Is radio dead? Data show it isn’t as a whole—yet as a music platform, it’s a whole different story.
In a candid interview between Frank Ocean and Jay Z that aired on Apple Music’s Beats 1 radio station Feb. 24, the latter spent a good portion mourning the golden days of radio, where he got his own start in the 1990s as a hip-hop artist. Said Jay, about modern radio:
It’s pretty much an advertisement model. You take these pop stations, they’re reaching 18-34 young, white females. So they’re playing music based on those tastes. And then they’re taking those numbers and they’re going to advertising agencies and people are paying numbers based on the audience that they have. So these places are not even based on music. Their playlist isn’t based on music…
A person like Bob Marley right now probably wouldn’t play on a pop station. Which is crazy. It’s not even about the DJ discovering what music is best. You know, music is music. The line’s just been separated so much that we’re lost at this point in time.
His attacks don’t come unbiased. Jay Z is the owner of Tidal, a music streaming service that makes its money from subscription fees, not advertisements. Personal stakes aside, however, the rapper hits on a key point: Radio—which has been fragmenting its audience into different genres for decades now (paywall)—is fundamentally a subpar way to discover new music, or listen to it at all.
The problem at the root of it all is advertisements. By relying on ads, radio stations put themselves at the mercy of something other than a mission to promote genuinely good music. Music fans instead are going to sites like Bandcamp or SoundCloud, or Spotify’s own Discover Weekly algorithm, to find new artists. As radio’s main listening demographic ages and younger audiences turn instead to platforms like digital streaming, the kind of music that’s best-suited for radio plays also becomes further limited.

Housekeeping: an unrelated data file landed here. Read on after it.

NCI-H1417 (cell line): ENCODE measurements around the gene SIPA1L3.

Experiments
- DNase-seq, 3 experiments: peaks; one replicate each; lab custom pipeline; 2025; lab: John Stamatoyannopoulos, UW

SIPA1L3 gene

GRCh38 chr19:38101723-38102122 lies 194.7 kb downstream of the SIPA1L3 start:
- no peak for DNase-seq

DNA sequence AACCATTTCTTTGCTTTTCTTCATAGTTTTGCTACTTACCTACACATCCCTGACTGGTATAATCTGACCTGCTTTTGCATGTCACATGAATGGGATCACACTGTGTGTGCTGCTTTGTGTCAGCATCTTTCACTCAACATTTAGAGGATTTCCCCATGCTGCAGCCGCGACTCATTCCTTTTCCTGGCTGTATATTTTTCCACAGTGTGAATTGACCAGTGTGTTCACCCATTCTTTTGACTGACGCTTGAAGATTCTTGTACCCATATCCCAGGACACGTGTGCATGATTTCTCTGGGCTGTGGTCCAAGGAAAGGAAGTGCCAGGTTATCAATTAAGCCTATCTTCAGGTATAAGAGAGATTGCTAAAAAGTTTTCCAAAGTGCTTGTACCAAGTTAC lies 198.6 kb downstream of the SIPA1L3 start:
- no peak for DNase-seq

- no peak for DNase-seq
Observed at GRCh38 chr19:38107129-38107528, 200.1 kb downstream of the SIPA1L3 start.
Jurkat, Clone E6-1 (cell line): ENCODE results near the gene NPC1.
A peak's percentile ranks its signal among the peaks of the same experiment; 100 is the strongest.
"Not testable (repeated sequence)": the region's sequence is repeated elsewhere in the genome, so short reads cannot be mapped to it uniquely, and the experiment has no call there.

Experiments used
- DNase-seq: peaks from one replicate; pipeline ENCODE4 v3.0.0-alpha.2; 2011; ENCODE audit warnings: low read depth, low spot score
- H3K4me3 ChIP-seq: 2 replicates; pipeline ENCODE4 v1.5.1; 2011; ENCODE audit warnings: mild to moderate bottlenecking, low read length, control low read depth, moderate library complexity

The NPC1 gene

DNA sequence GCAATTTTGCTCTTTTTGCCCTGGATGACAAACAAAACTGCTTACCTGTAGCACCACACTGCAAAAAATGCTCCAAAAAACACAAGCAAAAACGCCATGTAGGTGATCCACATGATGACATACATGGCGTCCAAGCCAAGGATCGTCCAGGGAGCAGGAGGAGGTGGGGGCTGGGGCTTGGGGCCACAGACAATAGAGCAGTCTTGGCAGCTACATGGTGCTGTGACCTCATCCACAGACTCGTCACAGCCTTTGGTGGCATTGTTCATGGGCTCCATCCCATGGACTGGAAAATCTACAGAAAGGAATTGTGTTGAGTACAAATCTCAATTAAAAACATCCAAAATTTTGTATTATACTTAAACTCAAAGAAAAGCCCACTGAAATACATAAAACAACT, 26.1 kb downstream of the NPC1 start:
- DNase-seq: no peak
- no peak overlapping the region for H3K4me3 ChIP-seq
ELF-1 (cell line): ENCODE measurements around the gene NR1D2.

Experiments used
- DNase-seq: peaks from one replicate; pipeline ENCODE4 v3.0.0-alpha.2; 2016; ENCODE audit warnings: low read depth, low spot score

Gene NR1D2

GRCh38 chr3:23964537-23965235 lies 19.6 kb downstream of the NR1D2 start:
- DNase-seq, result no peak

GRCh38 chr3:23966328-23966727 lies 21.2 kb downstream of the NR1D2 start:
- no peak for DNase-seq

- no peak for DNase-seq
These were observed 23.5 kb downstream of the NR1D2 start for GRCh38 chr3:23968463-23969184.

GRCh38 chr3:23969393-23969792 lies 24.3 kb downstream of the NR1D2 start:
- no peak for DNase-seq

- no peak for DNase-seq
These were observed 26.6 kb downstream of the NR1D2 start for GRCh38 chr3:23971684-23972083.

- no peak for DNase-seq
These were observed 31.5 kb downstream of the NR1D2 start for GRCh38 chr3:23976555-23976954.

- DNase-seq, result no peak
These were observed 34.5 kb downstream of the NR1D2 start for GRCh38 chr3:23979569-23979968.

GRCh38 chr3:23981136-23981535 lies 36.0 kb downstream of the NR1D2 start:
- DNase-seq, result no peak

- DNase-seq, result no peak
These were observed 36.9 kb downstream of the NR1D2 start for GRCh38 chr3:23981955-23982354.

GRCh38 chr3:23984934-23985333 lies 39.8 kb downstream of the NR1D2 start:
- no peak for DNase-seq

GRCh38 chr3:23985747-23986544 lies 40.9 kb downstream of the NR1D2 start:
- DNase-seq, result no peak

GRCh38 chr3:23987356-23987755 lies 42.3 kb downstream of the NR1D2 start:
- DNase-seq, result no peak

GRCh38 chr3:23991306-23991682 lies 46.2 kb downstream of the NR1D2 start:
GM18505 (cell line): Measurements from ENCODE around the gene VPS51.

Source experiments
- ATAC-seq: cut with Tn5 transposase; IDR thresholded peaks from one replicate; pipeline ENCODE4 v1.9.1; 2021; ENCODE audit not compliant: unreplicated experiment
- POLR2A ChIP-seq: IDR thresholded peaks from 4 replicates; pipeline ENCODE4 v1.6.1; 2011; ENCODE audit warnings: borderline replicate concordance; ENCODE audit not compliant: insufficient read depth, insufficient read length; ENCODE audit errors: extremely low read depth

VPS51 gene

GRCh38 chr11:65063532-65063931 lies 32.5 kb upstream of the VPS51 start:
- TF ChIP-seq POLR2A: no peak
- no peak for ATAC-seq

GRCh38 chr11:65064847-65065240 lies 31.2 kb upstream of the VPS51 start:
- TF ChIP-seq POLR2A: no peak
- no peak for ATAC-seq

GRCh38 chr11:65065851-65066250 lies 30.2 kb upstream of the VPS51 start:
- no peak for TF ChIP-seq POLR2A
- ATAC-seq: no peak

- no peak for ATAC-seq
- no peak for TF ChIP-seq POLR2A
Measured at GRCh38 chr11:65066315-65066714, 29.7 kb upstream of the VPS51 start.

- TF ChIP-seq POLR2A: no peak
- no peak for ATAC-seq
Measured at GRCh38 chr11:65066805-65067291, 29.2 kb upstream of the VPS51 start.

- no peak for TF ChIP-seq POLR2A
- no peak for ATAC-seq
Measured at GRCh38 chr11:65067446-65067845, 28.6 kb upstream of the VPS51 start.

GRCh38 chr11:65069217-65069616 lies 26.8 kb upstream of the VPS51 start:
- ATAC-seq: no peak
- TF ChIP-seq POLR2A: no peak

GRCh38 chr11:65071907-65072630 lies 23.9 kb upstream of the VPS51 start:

Ad-funded music platforms have drawn hate in recent years for other matters too—such as the paltry payouts they offer to artists. Remember when Taylor Swift called out Spotify over its free, ad-based tier in a Wall Street Journal op-ed? Since then, disgruntlement amongst over not getting paid enough from ad profits has only grown.
While the complaint about meager artist profits doesn’t specifically apply to radio because payouts are structured differently there, radio’s echo chamber problem just gives musicians another reason to be hesitant about putting their attentions toward anything that relies on advertisements. Now, major artists like Frank Ocean, Chance the Rapper, Rihanna, Drake, and Beyoncé are opting to give their albums exclusive releases on Tidal or Apple Music, platforms that don’t rely on ads.
Frank Ocean’s exclusive interview of Jay Z came during the debut of his own show on Apple Music’s Beats 1 station—which has no ads. An audience paying for music, rather than listening casually on radio on their way to work, will be the one to hear such an interview. It also means artists get to bypass the gatekeepers, taking their music directly to fans, who come to subscriber-based streaming services to hear them promote the music as well. (Future, for example, has released two albums in two weeks—with all the promotion coming via interviews with Apple Music’s Zane Lowe.)
Artists these days trying to do what brands like HBO are aiming for in television entertainment: getting fans to pay for what they like directly. Apple CEO Tim Cook recently predicted the death of ad-heavy cable TV for that reason. The death of ad-funded music may not too far away, either.